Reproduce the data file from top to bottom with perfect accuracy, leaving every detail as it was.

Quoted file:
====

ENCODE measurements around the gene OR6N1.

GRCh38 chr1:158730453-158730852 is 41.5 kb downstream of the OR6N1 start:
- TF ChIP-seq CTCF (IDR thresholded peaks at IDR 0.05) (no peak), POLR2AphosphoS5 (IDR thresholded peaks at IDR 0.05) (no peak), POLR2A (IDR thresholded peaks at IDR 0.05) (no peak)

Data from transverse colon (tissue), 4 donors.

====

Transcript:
ENCODE measurements around the gene OR6N1.

GRCh38 chr1:158730453-158730852 is 41.5 kb downstream of the OR6N1 start:
- TF ChIP-seq CTCF (IDR thresholded peaks at IDR 0.05) (no peak), POLR2AphosphoS5 (IDR thresholded peaks at IDR 0.05) (no peak), POLR2A (IDR thresholded peaks at IDR 0.05) (no peak)

Data from transverse colon (tissue), 4 donors.